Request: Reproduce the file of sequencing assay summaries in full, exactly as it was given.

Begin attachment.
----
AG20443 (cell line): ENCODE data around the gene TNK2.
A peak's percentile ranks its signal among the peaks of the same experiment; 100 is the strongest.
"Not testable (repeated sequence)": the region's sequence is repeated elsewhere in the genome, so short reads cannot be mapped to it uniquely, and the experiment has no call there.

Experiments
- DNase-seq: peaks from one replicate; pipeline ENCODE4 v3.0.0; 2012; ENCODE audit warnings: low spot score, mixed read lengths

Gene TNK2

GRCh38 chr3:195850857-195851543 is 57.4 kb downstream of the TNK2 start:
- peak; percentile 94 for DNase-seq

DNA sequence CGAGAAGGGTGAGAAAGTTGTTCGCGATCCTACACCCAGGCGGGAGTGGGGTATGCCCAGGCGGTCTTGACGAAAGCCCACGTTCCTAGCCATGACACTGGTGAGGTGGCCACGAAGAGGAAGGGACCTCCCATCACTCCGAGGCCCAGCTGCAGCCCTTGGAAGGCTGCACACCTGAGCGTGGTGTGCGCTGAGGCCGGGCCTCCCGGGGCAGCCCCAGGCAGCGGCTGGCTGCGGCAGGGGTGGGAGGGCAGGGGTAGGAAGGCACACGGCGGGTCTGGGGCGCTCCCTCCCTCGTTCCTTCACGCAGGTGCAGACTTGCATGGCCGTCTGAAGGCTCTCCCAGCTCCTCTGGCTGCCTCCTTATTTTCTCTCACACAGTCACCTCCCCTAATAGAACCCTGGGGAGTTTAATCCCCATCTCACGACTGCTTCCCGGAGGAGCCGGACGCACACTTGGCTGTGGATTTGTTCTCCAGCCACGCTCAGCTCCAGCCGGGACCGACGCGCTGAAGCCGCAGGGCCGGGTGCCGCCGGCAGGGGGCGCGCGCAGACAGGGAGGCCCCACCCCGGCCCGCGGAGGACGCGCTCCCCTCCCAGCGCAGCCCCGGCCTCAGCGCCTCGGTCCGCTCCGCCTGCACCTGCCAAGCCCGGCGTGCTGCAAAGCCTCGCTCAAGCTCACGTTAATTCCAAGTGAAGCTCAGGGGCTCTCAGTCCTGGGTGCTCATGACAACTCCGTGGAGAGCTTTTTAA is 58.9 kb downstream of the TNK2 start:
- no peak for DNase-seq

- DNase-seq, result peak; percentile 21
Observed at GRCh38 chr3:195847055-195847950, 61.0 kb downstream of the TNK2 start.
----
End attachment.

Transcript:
AG20443 (cell line): ENCODE data around the gene TNK2.
A peak's percentile ranks its signal among the peaks of the same experiment; 100 is the strongest.
"Not testable (repeated sequence)": the region's sequence is repeated elsewhere in the genome, so short reads cannot be mapped to it uniquely, and the experiment has no call there.

Experiments
- DNase-seq: peaks from one replicate; pipeline ENCODE4 v3.0.0; 2012; ENCODE audit warnings: low spot score, mixed read lengths

Gene TNK2

GRCh38 chr3:195850857-195851543 is 57.4 kb downstream of the TNK2 start:
- peak; percentile 94 for DNase-seq

DNA sequence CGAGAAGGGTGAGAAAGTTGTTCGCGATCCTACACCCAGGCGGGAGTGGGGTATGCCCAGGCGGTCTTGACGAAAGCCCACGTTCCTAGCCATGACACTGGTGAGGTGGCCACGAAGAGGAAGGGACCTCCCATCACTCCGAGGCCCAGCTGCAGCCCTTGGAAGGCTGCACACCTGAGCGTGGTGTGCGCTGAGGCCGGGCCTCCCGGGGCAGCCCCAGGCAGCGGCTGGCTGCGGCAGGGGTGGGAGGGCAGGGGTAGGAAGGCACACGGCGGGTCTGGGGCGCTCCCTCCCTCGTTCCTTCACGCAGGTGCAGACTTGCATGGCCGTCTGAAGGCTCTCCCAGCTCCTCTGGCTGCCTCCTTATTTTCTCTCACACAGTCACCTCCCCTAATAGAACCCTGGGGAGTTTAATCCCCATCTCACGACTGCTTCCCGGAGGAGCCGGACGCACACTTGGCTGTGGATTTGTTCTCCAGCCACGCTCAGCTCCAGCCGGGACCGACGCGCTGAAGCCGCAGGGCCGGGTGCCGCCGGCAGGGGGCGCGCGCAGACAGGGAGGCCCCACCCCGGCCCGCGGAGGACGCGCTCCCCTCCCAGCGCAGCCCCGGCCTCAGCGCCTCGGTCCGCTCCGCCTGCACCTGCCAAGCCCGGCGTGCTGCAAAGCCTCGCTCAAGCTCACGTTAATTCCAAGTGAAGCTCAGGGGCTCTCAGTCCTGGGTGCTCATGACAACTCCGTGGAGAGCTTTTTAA is 58.9 kb downstream of the TNK2 start:
- no peak for DNase-seq

- DNase-seq, result peak; percentile 21
Observed at GRCh38 chr3:195847055-195847950, 61.0 kb downstream of the TNK2 start.